and he is incapable of dying, but the theme is so strong that Christianity
Jesus’ birth and death parallels that of many other deities.He breaks the
cycle, however, because after he resurrects, he does not return to the
earth on a yearly basis, but ascends to heaven to await a second coming
In Norse myth, Baldur is a much beloved god who dies at the
instigation of Loki.
Baldur descends to Hel and in the original tale, almost gets to ascend—
IF all of creation will weep for him. Loki spoils the deal by refusing to
Later myths have Baldur resurrecting after Ragnarok to lead the new
set of deities.
The Dying and Resurrected and the descent into the underworld is
common in most mythos including those of the Americas.
In Mayan myth, the Divine Twins descend to Xibalba to save their
In Mayan, Aztec, and North American Native myth, the resurrection
has to do with fertility and the maize/corn harvest.
The Green Man
The Green Man is another widespread archetypal image. “Green Man”
is a modern term, however, since we do not know of a specific name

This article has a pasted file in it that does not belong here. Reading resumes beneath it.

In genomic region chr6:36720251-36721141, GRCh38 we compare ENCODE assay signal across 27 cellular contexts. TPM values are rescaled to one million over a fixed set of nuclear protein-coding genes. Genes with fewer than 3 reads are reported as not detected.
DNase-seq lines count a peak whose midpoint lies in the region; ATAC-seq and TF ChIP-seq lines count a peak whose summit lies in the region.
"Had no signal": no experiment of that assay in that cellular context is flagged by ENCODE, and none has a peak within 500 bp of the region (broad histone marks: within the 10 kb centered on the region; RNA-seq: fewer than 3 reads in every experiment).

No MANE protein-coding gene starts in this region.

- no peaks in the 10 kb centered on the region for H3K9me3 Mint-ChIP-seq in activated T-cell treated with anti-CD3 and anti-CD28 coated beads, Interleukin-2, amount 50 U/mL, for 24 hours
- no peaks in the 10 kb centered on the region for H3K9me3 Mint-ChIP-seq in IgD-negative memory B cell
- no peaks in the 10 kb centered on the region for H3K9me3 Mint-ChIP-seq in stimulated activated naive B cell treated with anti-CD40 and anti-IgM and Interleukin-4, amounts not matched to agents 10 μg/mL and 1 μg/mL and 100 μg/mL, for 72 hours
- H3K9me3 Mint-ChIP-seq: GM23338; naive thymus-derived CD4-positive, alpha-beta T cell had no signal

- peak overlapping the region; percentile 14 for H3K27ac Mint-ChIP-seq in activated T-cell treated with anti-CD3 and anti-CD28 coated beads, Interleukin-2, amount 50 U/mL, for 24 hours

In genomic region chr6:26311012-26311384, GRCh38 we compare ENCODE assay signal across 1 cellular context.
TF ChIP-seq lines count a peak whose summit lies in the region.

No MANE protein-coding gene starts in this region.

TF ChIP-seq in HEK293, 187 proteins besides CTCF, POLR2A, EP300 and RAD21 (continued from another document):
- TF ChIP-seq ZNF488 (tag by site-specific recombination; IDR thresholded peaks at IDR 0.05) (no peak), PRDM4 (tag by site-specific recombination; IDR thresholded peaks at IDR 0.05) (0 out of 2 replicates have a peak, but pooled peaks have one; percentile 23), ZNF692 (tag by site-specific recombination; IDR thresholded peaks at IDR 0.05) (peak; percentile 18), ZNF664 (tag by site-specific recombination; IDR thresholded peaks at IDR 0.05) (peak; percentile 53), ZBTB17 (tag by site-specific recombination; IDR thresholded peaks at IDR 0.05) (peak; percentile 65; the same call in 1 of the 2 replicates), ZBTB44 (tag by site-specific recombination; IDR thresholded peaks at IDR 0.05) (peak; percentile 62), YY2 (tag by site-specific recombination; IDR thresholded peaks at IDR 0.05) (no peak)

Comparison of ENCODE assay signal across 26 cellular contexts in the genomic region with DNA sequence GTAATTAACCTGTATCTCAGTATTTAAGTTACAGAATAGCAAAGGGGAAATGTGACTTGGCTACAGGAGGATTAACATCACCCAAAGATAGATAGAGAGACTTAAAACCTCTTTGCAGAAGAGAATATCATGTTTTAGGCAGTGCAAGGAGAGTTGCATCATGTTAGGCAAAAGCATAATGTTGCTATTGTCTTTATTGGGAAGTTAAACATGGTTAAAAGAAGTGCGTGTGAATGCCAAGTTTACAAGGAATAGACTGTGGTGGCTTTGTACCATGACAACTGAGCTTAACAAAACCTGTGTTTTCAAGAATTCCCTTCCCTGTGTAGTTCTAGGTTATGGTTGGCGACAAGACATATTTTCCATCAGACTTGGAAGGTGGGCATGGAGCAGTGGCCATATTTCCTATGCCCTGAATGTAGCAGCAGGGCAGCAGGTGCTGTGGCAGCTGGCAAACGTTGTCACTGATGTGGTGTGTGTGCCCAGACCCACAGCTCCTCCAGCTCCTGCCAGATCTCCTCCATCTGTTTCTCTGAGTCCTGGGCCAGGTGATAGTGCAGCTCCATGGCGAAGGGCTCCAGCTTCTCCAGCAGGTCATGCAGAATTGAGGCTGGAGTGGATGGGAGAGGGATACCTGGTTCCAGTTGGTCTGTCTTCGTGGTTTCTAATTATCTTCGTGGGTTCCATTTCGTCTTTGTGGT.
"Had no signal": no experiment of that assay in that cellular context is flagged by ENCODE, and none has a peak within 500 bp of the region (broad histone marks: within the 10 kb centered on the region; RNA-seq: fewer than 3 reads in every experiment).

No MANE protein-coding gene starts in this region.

that the ancients called him or even if he was a specific god. His image
is found from Egypt to India to the British Isles.
The Green Man is the Lord of Spring and Summer, connected with
fertility and fecundity (in Celtic myth, he alternates with the Holly
King, a winter counterpart).
The original Green Man was Osiris,
who is often depicted as having green
skin, symbolic of his association with
Later, the trademark of the Green Man
became the vegetation growing from his
mouth and ears.
From New Delhi
In Britain, images of the
Green Man abound, even
featured in Christian
Early Christianity often
incorporated pagan icons
in their ranks, and just as
often built churches over
ancient pagan shrines or
Green Man in Devon
For more information about Green Men, Mike
Harding has a great site:
As with goddess myths, the tales of gods are archetypal, shared by
many religions. Their similarities are too close to be discounted—but
the question still remains as to the reason for their similarities.